What Are Nonexempt Assets in a Bankruptcy Case?

Definition & Examples of Nonexempt Assets in a Bankruptcy Case

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After you file for Chapter 7 bankruptcy, certain assets of yours—property you own—may be sold to repay your creditors. These are called nonexempt assets. Assets that bankruptcy courts consider to be either nonexempt or exempt—meaning you do not risk losing them in a bankruptcy case—vary according to state and federal law, but nonexempt assets generally include a second home, a newer model car, artworks, and jewelry.

Learn more about nonexempt assets and how they are treated in bankruptcy cases.

What Are Nonexempt Assets?

Nonexempt assets are those that can be sold by the trustee assigned to your case by a bankruptcy court. In a Chapter 7 bankruptcy, the proceeds from the sale of these assets are used to pay off or partially pay off some or all of your creditors.

The following items are generally considered nonexempt assets and can be used to repay your creditors:

  • A house or other residential property that’s not your primary home
  • A newer model vehicle in which you have equity
  • Expensive musical instruments that aren’t needed for your profession
  • A valuable stamp or coin collection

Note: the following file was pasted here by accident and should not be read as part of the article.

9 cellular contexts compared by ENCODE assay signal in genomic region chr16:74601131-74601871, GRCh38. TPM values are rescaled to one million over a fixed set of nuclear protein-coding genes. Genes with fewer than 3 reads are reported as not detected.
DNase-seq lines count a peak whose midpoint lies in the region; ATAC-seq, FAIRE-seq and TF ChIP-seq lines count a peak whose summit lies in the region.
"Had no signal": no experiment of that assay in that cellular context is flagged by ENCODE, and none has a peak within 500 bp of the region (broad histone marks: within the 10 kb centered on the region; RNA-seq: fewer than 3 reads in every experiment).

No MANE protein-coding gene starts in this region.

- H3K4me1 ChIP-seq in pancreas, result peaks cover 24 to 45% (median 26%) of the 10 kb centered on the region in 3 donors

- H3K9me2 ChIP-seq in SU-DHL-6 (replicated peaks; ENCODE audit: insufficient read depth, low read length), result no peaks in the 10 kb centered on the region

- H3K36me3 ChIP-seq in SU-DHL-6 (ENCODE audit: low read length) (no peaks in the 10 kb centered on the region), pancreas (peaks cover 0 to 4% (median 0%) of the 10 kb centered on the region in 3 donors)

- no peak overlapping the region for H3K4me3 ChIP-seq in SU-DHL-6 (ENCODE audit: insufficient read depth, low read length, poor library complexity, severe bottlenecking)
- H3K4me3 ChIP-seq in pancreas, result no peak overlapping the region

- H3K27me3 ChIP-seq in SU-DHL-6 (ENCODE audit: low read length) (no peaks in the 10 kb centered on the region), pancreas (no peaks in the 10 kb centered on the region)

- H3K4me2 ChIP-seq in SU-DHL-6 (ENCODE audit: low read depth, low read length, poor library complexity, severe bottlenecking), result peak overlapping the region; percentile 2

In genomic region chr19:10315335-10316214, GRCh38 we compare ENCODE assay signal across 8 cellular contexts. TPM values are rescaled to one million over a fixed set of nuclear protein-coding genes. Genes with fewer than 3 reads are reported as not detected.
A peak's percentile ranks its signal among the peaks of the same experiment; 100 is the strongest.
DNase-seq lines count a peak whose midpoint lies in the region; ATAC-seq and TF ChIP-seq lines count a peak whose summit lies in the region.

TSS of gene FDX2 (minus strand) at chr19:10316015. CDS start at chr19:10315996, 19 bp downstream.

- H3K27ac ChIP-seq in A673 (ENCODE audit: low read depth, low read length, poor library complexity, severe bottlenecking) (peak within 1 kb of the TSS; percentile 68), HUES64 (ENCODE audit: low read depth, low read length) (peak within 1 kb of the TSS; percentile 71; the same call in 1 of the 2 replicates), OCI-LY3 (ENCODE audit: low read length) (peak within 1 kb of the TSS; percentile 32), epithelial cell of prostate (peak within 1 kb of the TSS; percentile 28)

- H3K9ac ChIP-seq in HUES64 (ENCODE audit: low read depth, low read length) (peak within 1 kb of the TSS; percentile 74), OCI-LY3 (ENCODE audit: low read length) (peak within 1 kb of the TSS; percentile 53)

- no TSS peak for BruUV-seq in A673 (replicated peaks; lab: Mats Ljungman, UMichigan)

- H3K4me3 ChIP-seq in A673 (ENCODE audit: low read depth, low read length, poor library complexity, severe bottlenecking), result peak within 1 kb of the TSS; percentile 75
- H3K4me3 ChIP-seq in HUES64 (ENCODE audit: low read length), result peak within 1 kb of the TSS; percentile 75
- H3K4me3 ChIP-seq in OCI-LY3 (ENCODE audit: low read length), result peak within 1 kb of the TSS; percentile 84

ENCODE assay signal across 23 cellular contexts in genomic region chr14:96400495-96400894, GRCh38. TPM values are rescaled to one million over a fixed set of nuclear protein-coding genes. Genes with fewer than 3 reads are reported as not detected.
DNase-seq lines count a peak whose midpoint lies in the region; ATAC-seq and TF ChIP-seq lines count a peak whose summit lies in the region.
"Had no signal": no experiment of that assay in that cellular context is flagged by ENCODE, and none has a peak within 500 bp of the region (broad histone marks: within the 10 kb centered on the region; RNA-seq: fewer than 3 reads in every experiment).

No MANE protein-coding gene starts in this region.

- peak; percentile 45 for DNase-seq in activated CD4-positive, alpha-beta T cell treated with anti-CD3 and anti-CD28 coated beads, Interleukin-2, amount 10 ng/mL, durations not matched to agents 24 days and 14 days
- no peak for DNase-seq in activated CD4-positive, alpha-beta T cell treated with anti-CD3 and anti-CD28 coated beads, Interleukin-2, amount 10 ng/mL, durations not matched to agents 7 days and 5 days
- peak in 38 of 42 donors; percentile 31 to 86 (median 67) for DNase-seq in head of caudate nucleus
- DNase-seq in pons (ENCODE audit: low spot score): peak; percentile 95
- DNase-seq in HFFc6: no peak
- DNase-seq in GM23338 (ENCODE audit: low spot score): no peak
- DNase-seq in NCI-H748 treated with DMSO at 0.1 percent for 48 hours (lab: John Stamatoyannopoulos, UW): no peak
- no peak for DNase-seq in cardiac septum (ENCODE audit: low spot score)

• Investments that aren't held in retirement accounts
  • Valuable artwork
  • Expensive clothing
  • Jewelry

If you do not have any nonexempt assets, your case is called a “no asset” case. There is no property for the bankruptcy court to sell, and your creditors won’t receive any payments as a result of your bankruptcy case.

Exempt assets that typically can not be sold to pay creditors include:

  • A car in which you have only minimal equity
  • Furniture and everyday clothing
  • Tools required for your profession
  • Retirement accounts

Exempt assets generally consist of things you need to live or work.

How Do Nonexempt Assets in a Bankruptcy Case Work?

There are state and federal laws that define nonexempt and exempt assets. The state and federal laws can vary greatly, so much so that some states allow you to choose whether to use the state or the federal exemption system in your bankruptcy case. You might choose the federal exemption system, for example, because it allows you to keep certain property that your state’s exemption system would not.

Nineteen states—Alaska, Arkansas, Connecticut, Hawaii, Kentucky, Massachusetts, Michigan, Minnesota, New Hampshire, New Jersey, New Mexico, New York, Oregon, Pennsylvania, Rhode Island, Texas, Vermont, Washington, and Wisconsin—and the District of Columbia enable you to choose between the two systems.

Under federal law, you can protect as exempt assets the following amounts for these specific items:

  • $25,150 of equity in your principal place of residence
  • $4,000 for your motor vehicle
  • $1,700 for jewelry
  • $625 each for individual household items, including furniture, appliances, and clothing, with a total amount of $13,400
  • $2,525 for business-essential items, including tools and books